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Summary

Set in 17th-century Amsterdam - a city ruled by glittering wealth and oppressive religion - a masterful debut steeped in atmosphere and shimmering with mystery, in the tradition of Emma Donoghue, Sarah Waters, and Sarah Dunant.

"There is nothing hidden that will not be revealed...."

On a brisk autumn day in 1686, 18-year-old Nella Oortman arrives in Amsterdam to begin a new life as the wife of illustrious merchant trader Johannes Brandt. But her new home, while splendorous, is not welcoming. Johannes is kind yet distant, always locked in his study or at his warehouse office - leaving Nella alone with his sister, the sharp-tongued and forbidding Marin.

But Nella’s world changes when Johannes presents her with an extraordinary wedding gift: a cabinet-sized replica of their home. To furnish her gift, Nella engages the services of a miniaturist - an elusive and enigmatic artist whose tiny creations mirror their real-life counterparts in eerie and unexpected ways...

Johannes’ gift helps Nella to pierce the closed world of the Brandt household. But as she uncovers its unusual secrets, she begins to understand - and fear - the escalating dangers that await them all. In this repressively pious society where gold is worshipped second only to God, to be different is a threat to the moral fabric of society, and not even a man as rich as Johannes is safe. Only one person seems to see the fate that awaits them. Is the miniaturist the key to their salvation...or the architect of their destruction?

Enchanting, beautiful, and exquisitely suspenseful, The Miniaturist is a magnificent story of love and obsession, betrayal and retribution, appearance and truth.

©2014 Peebo & Pilgrim Ltd (P)2014 HarperCollinsPublishers

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  • Overall
    3 out of 5 stars
  • Performance
    4 out of 5 stars
  • Story
    3 out of 5 stars
  • Cariola
  • 02-11-14

Too Many Holes

Burton gives us a novel set in 17th century Amsterdam, a booming mercantile center. Young Nella has arrived from the country, newly married, only to find that her husband Johannes is away on business and that her harsh sister-in-law, Marin, rules the roost. When he returns, he presents her with a wedding gift that he believes will keep her busy: a cabinet designed like their house, but empty. It's Nella's task to fill it, and she contacts by mail a miniaturist to create the first pieces. When the package arrives, there are additional, unordered pieces that are astonishingly identical to reality. How does the miniaturist know so much about the Brandt home? Even more strangely, some of the figures representing the family start to change . . . and Nella begins to feel that she is living in a house of secrets.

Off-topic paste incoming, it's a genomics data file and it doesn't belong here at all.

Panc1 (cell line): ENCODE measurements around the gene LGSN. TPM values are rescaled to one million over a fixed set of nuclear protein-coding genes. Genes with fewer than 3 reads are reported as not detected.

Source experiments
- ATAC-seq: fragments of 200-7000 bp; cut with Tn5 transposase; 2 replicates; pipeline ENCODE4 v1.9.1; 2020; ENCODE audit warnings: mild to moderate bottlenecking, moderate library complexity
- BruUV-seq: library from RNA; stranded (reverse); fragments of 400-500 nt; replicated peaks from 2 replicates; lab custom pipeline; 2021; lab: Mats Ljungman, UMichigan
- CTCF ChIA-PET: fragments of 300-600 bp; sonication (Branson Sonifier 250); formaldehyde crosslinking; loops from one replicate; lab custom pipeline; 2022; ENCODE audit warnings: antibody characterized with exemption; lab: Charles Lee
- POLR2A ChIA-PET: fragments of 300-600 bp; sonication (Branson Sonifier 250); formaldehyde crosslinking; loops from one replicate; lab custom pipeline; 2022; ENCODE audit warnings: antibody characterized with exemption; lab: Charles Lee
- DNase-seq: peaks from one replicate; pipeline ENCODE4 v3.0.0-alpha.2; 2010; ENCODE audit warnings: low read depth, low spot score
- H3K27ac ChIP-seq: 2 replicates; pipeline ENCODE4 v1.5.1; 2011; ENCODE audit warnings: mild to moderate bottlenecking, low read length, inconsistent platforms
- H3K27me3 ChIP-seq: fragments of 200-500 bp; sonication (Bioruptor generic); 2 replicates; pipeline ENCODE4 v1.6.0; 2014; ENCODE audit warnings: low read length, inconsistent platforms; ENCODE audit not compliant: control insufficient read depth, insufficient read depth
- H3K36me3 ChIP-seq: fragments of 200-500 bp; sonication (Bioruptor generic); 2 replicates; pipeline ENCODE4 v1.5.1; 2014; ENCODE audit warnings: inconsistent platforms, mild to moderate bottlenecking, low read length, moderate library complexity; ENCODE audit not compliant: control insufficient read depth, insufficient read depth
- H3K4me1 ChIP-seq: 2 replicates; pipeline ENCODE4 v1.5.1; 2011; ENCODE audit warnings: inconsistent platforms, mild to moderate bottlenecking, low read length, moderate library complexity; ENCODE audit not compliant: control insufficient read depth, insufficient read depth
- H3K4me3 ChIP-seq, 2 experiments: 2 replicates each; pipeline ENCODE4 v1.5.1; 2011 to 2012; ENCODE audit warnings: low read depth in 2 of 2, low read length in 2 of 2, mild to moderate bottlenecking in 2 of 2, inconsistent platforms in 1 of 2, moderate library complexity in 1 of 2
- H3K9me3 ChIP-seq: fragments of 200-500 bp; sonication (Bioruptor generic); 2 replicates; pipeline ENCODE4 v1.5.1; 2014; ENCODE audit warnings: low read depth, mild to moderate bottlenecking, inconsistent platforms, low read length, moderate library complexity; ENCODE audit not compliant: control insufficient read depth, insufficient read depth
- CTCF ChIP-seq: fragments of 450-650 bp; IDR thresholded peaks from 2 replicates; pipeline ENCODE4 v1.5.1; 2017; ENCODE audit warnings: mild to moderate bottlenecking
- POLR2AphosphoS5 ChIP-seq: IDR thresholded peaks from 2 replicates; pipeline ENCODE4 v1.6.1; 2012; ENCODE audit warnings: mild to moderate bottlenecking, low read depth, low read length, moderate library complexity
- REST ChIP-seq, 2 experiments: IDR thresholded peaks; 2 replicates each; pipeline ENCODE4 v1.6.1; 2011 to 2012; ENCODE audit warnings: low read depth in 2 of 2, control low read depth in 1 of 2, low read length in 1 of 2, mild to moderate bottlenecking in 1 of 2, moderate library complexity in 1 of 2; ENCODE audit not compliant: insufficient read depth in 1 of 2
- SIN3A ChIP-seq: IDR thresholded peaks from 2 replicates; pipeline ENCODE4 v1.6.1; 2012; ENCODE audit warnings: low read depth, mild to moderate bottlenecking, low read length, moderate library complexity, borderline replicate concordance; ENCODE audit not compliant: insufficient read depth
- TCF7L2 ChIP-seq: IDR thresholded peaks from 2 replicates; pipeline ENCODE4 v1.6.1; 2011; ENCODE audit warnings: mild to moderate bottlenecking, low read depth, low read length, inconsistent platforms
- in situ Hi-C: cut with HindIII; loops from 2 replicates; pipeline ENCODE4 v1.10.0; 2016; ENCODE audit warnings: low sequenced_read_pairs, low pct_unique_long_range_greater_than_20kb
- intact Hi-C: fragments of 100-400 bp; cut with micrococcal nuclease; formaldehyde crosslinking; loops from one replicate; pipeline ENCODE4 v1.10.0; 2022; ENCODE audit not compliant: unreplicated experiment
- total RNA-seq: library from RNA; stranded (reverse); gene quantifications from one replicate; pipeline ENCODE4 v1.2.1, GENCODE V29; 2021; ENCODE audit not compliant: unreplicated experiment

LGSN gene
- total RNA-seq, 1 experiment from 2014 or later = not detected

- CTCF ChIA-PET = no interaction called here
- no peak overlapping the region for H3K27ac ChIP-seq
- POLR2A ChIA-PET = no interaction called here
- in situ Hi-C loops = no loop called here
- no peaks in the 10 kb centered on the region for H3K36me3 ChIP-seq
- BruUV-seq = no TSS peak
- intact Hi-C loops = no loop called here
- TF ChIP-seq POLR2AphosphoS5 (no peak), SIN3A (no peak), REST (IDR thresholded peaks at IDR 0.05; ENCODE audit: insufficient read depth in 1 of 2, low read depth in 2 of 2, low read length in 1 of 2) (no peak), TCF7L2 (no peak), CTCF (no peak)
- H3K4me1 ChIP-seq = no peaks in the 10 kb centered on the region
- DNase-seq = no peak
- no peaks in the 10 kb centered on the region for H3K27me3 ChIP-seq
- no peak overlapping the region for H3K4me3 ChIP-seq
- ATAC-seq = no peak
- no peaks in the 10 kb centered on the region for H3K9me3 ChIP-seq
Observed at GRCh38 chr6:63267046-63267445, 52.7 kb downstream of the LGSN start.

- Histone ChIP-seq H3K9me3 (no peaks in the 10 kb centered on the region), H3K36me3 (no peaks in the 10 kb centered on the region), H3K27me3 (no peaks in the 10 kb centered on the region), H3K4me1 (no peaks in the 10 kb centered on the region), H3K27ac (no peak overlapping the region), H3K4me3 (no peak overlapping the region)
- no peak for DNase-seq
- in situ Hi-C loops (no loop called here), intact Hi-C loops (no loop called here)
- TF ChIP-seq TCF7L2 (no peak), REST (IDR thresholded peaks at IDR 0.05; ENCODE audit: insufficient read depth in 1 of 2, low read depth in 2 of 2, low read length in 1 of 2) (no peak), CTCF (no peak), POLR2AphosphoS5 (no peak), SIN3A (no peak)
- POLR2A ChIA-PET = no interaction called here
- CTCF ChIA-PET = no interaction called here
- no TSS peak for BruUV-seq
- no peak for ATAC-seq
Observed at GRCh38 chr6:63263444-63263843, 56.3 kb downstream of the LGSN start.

This novel was really slow-going at first, so slow that I almost gave up on it. While I'm glad that I stuck with it to the end, there were a number of problems. First, we never really learn exactly who the miniaturist is or how she knows so much. At times, Nella seems almost too naive, and she and other characters change far too abruptly to be believable. The ending--well, lets just say that we're somewhat left hanging. While it feels like a conclusion, again, there are just too many holes

28 of 30 people found this review helpful

  • Overall
    1 out of 5 stars
  • Performance
    2 out of 5 stars
  • Story
    1 out of 5 stars
  • Lulew
  • 10-12-15

Fell Short

This book wasn’t for you, but who do you think might enjoy it more?

Not sure who would enjoy this. It was scattered and clumsy.

What do you think your next listen will be?

Don't know

What didn’t you like about Davina Porter’s performance?

She lost track of who was who.

What reaction did this book spark in you? Anger, sadness, disappointment?

Disappointment. Lack everything and tried too hard to encompass so much, but fell very short on all accounts.

Any additional comments?

I tried to be hopeful that the book would get better. Other reviewers said it was slow at the start. There was just nothing good about this book. Poor plot, shallow characters and just felt like the author tried to put every thought in.

7 of 7 people found this review helpful

  • Overall
    3 out of 5 stars
  • Performance
    3 out of 5 stars